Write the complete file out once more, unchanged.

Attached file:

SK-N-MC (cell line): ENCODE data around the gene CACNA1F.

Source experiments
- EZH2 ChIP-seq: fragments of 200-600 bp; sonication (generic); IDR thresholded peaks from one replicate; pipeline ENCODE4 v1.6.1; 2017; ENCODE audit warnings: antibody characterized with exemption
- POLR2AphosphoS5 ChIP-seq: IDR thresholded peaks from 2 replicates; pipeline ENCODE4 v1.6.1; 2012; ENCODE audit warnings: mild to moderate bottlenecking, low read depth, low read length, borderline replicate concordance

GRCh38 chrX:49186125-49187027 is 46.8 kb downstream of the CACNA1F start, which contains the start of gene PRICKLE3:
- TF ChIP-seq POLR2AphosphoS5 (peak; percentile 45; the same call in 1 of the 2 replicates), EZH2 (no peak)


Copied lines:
SK-N-MC (cell line): ENCODE data around the gene CACNA1F.

Source experiments
- EZH2 ChIP-seq: fragments of 200-600 bp; sonication (generic); IDR thresholded peaks from one replicate; pipeline ENCODE4 v1.6.1; 2017; ENCODE audit warnings: antibody characterized with exemption
- POLR2AphosphoS5 ChIP-seq: IDR thresholded peaks from 2 replicates; pipeline ENCODE4 v1.6.1; 2012; ENCODE audit warnings: mild to moderate bottlenecking, low read depth, low read length, borderline replicate concordance

GRCh38 chrX:49186125-49187027 is 46.8 kb downstream of the CACNA1F start, which contains the start of gene PRICKLE3:
- TF ChIP-seq POLR2AphosphoS5 (peak; percentile 45; the same call in 1 of the 2 replicates), EZH2 (no peak)